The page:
Carmi Ronen
Former Shaliach in Dayton (2004-2006)


Towards the end of Yom Kippur, we recite Maftir Yonah and learn that Yonah prepares for Succot forty days in advance. Yonah declares:

“In another forty days Nineveh shall be overturned.” (Yonah 3:4)

To his amazement and dismay, the warning actually works; the people of Nineveh do teshuva. Admittedly, their teshuva is instantaneous and exceedingly superficial, but it is teshuva nevertheless.

Furious, Yonah goes out to the east of the city – apparently to a hill overlooking the city. Convinced that Nineveh’s residents will eventually return to their evil ways, he wants to see how long it will be before they sin anew.

“And Hashem said: ‘Are you deeply grieved?’ And Yonah went out of the city and stationed himself at the east of the city; and he made himself there a succah (booth), and he sat under it in the shade until he would see what would be in the city. And Hashem, God, designated a kikayon, and it rose up over Yonah to be shade over his head, to save him from his discomfort; and Yonah rejoiced over the kikayon a great happiness. And God designated a worm at the rise of dawn on the morrow; and it attacked the kikayon, and it withered. And it was when the sun rose, God designated a stifling east wind, and the sun beat on Yonah’s head, and he fainted; and he begged to die, and he said, ‘Better is my death than my life.’” (Yonah 4:4-8)

What was the point of the kikayon, which served as a “shade over his head”? After all, Yonah had just built a succah and “sat under it in the shade”?

Radak explains:

“Because the trees of the succah that were shade for him had dried up.”

Abarbanel expands on this answer:

“’Yonah rejoiced over the kikayon a great happiness’ – because even though he already had a succah to sit under it, behold, the sun passed through the s’chach of the succah and touched his head. Also the trees of the s’chach had dried out, and he no longer had shade in it. However, with the arrival of the kikayon, whose leaves are large – when they spread out over the succah¸ they produced a great deal of shade, multifold – therefore, Yonah rejoiced over it and said, ‘to save him from his discomfort.’”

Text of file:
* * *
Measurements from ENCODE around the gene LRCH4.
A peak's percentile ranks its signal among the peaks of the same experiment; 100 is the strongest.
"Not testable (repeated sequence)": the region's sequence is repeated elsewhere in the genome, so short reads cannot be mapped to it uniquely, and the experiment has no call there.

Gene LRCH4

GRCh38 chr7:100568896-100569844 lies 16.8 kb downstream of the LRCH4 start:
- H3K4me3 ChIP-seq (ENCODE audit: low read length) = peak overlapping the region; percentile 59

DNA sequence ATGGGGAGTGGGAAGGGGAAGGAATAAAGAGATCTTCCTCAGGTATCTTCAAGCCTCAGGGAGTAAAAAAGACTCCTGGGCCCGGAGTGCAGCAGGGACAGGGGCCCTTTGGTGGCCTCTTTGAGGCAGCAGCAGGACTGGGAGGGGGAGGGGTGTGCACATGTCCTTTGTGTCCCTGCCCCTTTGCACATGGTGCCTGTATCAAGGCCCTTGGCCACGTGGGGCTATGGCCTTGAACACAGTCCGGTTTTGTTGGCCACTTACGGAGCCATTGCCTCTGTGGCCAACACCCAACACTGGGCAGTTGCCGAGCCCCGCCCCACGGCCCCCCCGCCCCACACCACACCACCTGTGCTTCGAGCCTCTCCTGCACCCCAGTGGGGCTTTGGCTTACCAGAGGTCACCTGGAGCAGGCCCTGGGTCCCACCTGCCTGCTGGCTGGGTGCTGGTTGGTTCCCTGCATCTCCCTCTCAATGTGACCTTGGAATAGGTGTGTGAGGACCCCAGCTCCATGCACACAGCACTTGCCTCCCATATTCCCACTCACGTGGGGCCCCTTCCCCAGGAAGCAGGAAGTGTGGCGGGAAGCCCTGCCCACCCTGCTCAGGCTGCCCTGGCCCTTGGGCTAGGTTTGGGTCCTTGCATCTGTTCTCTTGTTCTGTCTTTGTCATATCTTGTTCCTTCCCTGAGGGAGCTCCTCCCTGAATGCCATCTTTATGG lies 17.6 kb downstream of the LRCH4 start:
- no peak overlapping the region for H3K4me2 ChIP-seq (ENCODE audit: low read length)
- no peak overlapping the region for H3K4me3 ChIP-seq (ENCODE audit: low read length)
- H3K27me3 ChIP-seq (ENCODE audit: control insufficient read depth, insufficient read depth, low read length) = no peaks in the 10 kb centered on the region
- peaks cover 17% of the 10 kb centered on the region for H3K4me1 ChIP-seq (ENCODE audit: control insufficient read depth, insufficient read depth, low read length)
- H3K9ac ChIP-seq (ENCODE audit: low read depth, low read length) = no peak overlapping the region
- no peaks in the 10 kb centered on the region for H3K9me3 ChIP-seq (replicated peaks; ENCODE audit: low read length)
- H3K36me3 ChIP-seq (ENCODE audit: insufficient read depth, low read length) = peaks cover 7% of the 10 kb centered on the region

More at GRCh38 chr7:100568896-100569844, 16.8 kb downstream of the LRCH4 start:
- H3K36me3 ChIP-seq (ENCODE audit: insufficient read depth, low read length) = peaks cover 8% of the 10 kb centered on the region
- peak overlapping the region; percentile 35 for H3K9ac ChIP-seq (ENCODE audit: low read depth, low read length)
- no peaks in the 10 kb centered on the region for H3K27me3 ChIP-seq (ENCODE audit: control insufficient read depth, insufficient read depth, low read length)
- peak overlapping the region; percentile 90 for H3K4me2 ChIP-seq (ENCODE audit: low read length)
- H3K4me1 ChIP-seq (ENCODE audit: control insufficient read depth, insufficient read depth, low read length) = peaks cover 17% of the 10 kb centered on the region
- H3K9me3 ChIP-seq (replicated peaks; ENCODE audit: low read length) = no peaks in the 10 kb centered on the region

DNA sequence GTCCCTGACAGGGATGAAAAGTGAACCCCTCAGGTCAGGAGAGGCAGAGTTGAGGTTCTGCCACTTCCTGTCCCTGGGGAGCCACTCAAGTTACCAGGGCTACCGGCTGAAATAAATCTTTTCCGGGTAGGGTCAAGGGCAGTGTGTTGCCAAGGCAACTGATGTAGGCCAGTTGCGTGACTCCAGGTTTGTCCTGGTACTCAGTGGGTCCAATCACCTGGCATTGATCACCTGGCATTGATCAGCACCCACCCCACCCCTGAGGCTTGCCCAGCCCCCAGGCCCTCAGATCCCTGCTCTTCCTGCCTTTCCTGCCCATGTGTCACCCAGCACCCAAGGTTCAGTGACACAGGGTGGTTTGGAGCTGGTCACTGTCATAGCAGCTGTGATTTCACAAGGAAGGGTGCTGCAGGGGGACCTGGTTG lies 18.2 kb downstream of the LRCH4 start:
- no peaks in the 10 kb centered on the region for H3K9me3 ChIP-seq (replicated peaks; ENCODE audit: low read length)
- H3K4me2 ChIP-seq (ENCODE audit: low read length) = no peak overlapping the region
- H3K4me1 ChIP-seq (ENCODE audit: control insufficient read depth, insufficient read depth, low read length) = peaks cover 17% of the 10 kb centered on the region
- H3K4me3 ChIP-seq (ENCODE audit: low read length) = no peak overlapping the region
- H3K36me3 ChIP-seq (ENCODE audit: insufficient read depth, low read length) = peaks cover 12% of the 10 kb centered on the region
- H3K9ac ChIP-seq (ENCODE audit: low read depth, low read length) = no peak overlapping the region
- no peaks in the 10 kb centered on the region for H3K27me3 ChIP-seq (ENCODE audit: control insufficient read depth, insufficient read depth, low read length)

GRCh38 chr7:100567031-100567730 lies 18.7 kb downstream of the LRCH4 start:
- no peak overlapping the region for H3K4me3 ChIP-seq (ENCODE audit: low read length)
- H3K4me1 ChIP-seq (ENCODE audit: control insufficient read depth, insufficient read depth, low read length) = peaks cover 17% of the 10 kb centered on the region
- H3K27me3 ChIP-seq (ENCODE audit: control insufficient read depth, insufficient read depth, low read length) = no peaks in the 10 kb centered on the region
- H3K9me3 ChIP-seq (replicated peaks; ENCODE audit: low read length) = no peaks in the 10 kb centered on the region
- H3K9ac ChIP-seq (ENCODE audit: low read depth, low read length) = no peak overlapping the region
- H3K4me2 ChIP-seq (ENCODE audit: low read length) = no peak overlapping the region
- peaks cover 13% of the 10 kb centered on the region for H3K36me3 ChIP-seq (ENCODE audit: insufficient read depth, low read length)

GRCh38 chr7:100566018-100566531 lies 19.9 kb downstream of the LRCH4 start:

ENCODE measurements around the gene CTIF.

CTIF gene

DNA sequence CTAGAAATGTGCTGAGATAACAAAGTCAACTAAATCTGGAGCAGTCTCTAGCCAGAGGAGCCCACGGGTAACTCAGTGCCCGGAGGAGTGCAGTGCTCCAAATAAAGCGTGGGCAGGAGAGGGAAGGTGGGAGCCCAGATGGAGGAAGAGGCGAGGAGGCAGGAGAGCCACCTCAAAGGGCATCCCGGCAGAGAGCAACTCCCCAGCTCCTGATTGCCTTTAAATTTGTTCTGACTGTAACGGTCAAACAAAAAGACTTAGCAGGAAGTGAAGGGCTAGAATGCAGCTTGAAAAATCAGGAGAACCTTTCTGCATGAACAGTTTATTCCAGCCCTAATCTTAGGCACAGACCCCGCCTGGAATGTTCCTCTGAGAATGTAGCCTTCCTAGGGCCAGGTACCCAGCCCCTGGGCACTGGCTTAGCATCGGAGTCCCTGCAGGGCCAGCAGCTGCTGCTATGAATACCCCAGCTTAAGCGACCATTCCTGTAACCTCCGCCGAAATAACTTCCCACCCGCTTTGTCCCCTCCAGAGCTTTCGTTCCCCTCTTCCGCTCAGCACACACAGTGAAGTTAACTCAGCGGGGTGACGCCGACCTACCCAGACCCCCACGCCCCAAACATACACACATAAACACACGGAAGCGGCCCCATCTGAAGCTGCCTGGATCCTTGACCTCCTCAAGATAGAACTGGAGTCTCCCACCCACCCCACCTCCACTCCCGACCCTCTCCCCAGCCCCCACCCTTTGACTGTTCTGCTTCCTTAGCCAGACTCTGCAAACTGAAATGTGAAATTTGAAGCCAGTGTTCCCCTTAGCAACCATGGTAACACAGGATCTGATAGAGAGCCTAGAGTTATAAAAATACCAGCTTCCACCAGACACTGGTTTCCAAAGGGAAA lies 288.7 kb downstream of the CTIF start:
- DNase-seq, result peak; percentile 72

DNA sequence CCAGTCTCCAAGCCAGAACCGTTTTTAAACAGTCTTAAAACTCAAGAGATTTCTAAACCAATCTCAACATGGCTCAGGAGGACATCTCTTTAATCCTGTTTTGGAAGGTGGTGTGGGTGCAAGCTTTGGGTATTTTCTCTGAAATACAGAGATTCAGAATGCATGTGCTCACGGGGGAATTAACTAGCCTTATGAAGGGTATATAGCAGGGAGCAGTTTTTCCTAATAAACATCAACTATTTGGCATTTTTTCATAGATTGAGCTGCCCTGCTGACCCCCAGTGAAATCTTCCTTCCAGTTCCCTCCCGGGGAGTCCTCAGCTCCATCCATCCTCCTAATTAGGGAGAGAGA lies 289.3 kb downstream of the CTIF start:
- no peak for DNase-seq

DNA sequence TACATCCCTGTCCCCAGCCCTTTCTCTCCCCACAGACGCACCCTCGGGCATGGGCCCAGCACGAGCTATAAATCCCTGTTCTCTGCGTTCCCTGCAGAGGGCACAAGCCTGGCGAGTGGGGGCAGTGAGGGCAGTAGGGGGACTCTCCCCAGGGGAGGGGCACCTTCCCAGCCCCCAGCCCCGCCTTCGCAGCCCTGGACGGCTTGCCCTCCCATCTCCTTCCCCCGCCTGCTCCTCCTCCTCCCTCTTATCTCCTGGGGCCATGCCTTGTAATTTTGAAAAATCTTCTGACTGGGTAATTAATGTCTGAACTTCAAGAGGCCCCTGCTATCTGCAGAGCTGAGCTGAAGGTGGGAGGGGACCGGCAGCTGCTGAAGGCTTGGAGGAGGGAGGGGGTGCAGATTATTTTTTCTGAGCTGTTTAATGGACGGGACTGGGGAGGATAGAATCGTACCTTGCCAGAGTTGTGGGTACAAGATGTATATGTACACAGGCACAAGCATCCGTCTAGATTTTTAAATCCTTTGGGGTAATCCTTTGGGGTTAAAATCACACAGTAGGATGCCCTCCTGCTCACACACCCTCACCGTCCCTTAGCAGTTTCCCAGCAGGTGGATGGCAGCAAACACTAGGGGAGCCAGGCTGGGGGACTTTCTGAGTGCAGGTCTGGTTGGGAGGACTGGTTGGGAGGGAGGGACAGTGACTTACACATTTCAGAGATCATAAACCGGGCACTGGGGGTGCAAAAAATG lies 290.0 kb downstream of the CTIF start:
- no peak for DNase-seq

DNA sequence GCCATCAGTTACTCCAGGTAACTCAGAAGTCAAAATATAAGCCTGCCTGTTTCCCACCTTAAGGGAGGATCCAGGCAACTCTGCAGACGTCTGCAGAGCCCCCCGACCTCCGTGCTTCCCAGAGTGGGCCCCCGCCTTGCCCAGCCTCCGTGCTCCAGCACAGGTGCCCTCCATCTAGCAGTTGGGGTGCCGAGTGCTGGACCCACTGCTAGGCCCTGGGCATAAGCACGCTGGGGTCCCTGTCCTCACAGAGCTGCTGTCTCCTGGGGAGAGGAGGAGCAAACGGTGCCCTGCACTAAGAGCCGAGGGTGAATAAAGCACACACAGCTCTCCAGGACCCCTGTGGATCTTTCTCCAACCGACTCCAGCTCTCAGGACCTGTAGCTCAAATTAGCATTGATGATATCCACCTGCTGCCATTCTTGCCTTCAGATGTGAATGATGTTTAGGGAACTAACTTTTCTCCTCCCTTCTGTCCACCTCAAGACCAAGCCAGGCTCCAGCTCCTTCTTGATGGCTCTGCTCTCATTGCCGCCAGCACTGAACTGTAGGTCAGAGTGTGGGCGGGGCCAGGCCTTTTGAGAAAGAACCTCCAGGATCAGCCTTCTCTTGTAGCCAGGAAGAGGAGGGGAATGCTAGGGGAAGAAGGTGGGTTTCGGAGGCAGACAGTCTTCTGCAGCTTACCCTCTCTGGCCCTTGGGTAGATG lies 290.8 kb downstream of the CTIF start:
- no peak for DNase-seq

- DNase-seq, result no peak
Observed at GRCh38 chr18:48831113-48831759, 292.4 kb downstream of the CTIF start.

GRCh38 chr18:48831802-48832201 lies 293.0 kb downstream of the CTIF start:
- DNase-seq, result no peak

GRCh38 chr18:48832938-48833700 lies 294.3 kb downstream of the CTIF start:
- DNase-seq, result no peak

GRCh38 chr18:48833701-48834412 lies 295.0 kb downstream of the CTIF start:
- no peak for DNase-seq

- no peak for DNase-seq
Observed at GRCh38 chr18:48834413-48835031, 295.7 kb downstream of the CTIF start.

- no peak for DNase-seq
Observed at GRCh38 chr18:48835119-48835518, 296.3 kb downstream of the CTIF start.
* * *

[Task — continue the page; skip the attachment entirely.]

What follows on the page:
In contrast, the Malbim opines:

“Because the shade of the succah was not very protective, as it says, ‘he sat under it in the shade.’ This means the shade was not over the entire succah, because the walls of the succah only covered against the side where the sun stood. And he had to sit in the morning under the eastern wall, but in the afternoon, there was no shade at all. And the kikayon made shade above, ‘over his head, to save him,’ – that is, for his head was likely to be hurt from the heat of the sun.”

In order to better understand this matter, we will consult the Midrash (BT Avodah Zarah 3a), which states that in the future, the nations of the world will observe HaKadosh Baruch Hu rewarding Yisrael for all their mitzvot. In turn, the nations will demand that they also be given mitzvot, in order that they may be rewarded as well. HaKadosh Baruch Hu will respond:

“’I have a light mitzvah, and its name is succah. Go and do it…’ Immediately, each one gets up and goes and makes a succah on his rooftop. And HaKadosh Baruch Hu radiates the sun upon them in the period of Tammuz, and each and every one kicks his succah and exits… Immediately, HaKadosh Baruch Hu sits and laughs over them…”

Both Yonah and the nations construct succot in high and central locations, almost as demonstrations of ne’emanut (loyalty) and emunah (faith). Yonah believes that his way – the path of emet (truth – as in Yonah ben Amitai) – will win out over Hashem’s path of teshuva. Meanwhile, the nations believe that a “light mitzvah” like succah – which involves nature at its simplest – is “beneath them.”

In both cases, Hashem “unsheathes” the sun. In response, the nations kick the succah, because they are not true believers and are unwilling to live in the succah’s shade. They build it on their roofs only in order to proclaim: “We can do it too.” But they do not possess the authentic ne’emanut displayed when a person who believes in Hashem with all his being leaves his house for his succah. Hence, when nature “radiates the sun upon them,” the nations scorn it.

Yonah, on the other hand, does not believe in teshuva. Therefore, he also cannot enjoy the succah’s shade: “Tzila dimeheim’nuta” – the shade of emunah – is the belief in Yisrael’s teshuva and in HaKadosh Baruch Hu’s acceptance of that teshuva. Thus, the kikayon was meant “to save him from his discomfort (ra’ato – literally, wickedness)” and also to show him where he had erred. Because without emunah, the succah does not provide shade!

May we all merit to return with a complete teshuva and to be shielded by the succah’s shade with total emunah.